I'll find that source (or some source) for the ecliptic-longitude for the standard sidereal 1st point of Aries for tropical astrologers. In the meantime, of course I admit that I can't cite a source.
.
Based on the sidereal 1st point of Aries having the ecliptic-longitude of 33.55156, the ecliptic-longitude of Gamma Arietis, the Northward-Equinox was there in 403 B.C.   ...and the Age of Aquarius started in 1763 A.D.
.
Directly below, I quote a source for the value of 24 degrees for the ecliptic-longitude of the standard sidereal first point-of Aries for sidereal astrologrers.  They give an SVP (Sidereal Vernal Point) of about 6 degrees in Pisces. SVP is the position of the Northward-Equinox in some particular sidereal system of ecliptic signs (ecliptic-intervals).  6 degrees SVP means that that system's sidereal 1st point of Aries is at an ecliptical longitude of 24 degrees. 

The tropical astrologers' standard 5 degree SVS means an ecliptic-longitude of 25 degrees for their sidereal first point of Aries.
.
Here's the pasted quote:

[quote]
Spica was therefore re-situated at 29VIRGO06’05” for the epoch 1950.0, placing the mean longitude of the Vernal point at 05 PISCES 57’28”.64 for the same point in time.
.
This is the basis of the Synetic Vernal Point (S.V.P.) utilized by Western Siderealists since 1957.
[/quote]
.
I point out that that standard ecliptic-longitude for the sidereal 1st point of Aries differs by only about 1 degree from the 25 degree value that I quoted for tropical astrologers' standard.  1 degree is a small distance in a constellation, and a small distance in the sky, which is 360 degrees around.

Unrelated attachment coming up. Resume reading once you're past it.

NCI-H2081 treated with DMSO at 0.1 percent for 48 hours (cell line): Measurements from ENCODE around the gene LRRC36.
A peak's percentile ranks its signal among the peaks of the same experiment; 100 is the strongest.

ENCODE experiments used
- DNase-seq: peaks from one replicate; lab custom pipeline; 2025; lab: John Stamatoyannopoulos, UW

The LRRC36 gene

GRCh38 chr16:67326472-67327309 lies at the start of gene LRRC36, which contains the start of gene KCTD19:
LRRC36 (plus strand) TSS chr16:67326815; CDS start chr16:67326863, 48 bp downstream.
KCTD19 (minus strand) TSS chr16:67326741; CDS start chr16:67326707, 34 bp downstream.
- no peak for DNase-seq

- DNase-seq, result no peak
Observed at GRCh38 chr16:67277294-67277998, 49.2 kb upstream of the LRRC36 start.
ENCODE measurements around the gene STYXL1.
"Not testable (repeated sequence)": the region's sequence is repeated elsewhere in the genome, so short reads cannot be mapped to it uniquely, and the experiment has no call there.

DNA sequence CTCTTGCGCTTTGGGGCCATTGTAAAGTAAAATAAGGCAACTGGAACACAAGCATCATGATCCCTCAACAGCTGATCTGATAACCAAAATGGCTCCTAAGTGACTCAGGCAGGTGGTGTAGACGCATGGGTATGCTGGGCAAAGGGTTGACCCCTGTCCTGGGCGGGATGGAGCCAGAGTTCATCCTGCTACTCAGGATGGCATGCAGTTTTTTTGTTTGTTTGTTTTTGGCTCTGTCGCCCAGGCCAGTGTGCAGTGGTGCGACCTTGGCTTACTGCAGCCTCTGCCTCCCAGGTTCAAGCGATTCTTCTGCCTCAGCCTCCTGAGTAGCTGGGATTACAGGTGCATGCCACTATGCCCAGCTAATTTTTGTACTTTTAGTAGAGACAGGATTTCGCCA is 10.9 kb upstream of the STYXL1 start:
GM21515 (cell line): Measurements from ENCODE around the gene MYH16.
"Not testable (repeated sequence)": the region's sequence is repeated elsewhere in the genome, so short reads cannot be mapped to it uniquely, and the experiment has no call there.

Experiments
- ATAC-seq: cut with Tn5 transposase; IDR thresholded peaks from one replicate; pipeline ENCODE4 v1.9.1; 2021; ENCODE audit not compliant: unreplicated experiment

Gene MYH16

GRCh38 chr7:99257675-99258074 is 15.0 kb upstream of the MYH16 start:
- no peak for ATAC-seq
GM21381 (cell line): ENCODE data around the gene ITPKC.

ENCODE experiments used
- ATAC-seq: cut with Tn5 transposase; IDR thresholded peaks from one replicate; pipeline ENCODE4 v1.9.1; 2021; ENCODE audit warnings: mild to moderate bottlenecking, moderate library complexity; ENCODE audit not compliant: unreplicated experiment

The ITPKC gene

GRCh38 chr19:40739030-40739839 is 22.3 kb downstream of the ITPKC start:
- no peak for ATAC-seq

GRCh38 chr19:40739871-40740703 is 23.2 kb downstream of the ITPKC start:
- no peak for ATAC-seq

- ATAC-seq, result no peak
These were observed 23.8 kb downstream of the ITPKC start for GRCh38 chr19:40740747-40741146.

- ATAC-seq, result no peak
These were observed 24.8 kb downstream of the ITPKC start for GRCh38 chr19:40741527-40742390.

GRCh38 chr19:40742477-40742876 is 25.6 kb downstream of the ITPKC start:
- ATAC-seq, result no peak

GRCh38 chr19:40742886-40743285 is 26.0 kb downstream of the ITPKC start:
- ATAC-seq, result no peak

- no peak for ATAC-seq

.
I'll also point out that the starting-date of the Age of Aquarius (for which my date was what started this discusion) is only 72 degrees later by the sidereal astrologers' 24 degree value, compared to the date that I stated.  432 years instead of 360 years.  (The 360 was rounded from 361).
.
Here's the URL for that article by a sidereal astrologer:
.
https://westernsiderealastrology.wordpress.com/western-sidereal-astrology-is-real-astrology/
.
6 Tu
Aquarius 9th
January 28th, 2020




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Re: First Point of Aries

Walter J Ziobro
In reply to this post by Walter J Ziobro
This email originated from outside ECU.

Gamma Arietis was used as the First Point of Aries by Copernicus in his star catalogue, and the Wikipedia article on the First Point of Aries mentions Gamma Arietis as having been used as such by Western astronomers

It's interesting to note that the current ecliptic longitude of 33 degrees for Gamma Arietis implies that the Age of Aquarius is already well underway It would have started when Gamma Arietis was at the ecliptic degree of 30. If you use the rate of precession as 1 degree in 72 years, then that point would have been passed 216 years before 2000, which would have been around 1780 , around the time of the American and French Revolutions

Novos Ordo Seclorum?

WalterZiobro




On Tuesday, January 28, 2020 Ed Kohout <[hidden email]> wrote:

This email originated from outside ECU.

  Ossipoff scribed:

"The ecliptic-longitude of Gamma Arietis is 33.55156 degrees."

No one cares about a 3.8 magnitude star, and if they did, it would have had a proper name.  No classical astrologer cares either.

No one outside of New Agey fluffery even cares about the silly Age of Aquarius.  

Ossipoff needs to read, and then re-read, " The Origin of the Zodiac" by Rupert Gleadow, and then come back to lecture us on all the topic, because he still is incapable of calling the sidereal zodiac he is using.

How tedious!

- Ed


*****************************************

On Tue, Jan 28, 2020 at 1:13 PM, Michael Ossipoff
This email originated from outside ECU.

Walter--

.
First, before my reply to your post, let me just say that of course the astrologers' tropical and sidereal systems of ecliptic divisions are of interest and are astronomically-useful.
.
The tropical system is a good way of expressing ecliptic-longitudes, in terms of thirds of the astronomical quarters bounded by solstices and equinoxes.  ...and is the basis of a good system of ecliptic-months.